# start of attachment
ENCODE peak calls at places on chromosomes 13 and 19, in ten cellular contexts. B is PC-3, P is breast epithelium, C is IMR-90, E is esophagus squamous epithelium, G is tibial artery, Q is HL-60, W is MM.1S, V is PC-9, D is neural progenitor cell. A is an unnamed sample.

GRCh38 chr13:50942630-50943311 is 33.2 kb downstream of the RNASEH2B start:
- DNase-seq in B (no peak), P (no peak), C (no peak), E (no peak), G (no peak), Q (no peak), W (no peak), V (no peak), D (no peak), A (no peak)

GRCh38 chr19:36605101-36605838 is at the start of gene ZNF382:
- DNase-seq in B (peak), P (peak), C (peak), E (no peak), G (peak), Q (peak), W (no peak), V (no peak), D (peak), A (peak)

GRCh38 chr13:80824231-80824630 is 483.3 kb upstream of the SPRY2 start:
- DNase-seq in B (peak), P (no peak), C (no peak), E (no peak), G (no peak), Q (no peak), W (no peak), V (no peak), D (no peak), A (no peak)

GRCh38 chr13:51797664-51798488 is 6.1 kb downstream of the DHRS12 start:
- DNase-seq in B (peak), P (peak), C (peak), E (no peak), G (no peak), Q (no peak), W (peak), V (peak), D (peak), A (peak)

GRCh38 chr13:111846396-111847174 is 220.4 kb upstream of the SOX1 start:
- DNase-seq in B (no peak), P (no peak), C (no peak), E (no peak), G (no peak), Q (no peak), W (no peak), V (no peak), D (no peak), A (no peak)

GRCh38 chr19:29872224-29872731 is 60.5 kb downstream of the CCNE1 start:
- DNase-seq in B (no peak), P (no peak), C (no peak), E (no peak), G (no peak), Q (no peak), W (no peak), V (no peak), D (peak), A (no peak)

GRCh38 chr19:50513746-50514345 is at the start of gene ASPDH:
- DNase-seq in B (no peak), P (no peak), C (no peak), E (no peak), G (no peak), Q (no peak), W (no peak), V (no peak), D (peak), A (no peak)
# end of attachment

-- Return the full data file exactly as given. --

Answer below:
ENCODE peak calls at places on chromosomes 13 and 19, in ten cellular contexts. B is PC-3, P is breast epithelium, C is IMR-90, E is esophagus squamous epithelium, G is tibial artery, Q is HL-60, W is MM.1S, V is PC-9, D is neural progenitor cell. A is an unnamed sample.

GRCh38 chr13:50942630-50943311 is 33.2 kb downstream of the RNASEH2B start:
- DNase-seq in B (no peak), P (no peak), C (no peak), E (no peak), G (no peak), Q (no peak), W (no peak), V (no peak), D (no peak), A (no peak)

GRCh38 chr19:36605101-36605838 is at the start of gene ZNF382:
- DNase-seq in B (peak), P (peak), C (peak), E (no peak), G (peak), Q (peak), W (no peak), V (no peak), D (peak), A (peak)

GRCh38 chr13:80824231-80824630 is 483.3 kb upstream of the SPRY2 start:
- DNase-seq in B (peak), P (no peak), C (no peak), E (no peak), G (no peak), Q (no peak), W (no peak), V (no peak), D (no peak), A (no peak)

GRCh38 chr13:51797664-51798488 is 6.1 kb downstream of the DHRS12 start:
- DNase-seq in B (peak), P (peak), C (peak), E (no peak), G (no peak), Q (no peak), W (peak), V (peak), D (peak), A (peak)

GRCh38 chr13:111846396-111847174 is 220.4 kb upstream of the SOX1 start:
- DNase-seq in B (no peak), P (no peak), C (no peak), E (no peak), G (no peak), Q (no peak), W (no peak), V (no peak), D (no peak), A (no peak)

GRCh38 chr19:29872224-29872731 is 60.5 kb downstream of the CCNE1 start:
- DNase-seq in B (no peak), P (no peak), C (no peak), E (no peak), G (no peak), Q (no peak), W (no peak), V (no peak), D (peak), A (no peak)

GRCh38 chr19:50513746-50514345 is at the start of gene ASPDH:
- DNase-seq in B (no peak), P (no peak), C (no peak), E (no peak), G (no peak), Q (no peak), W (no peak), V (no peak), D (peak), A (no peak)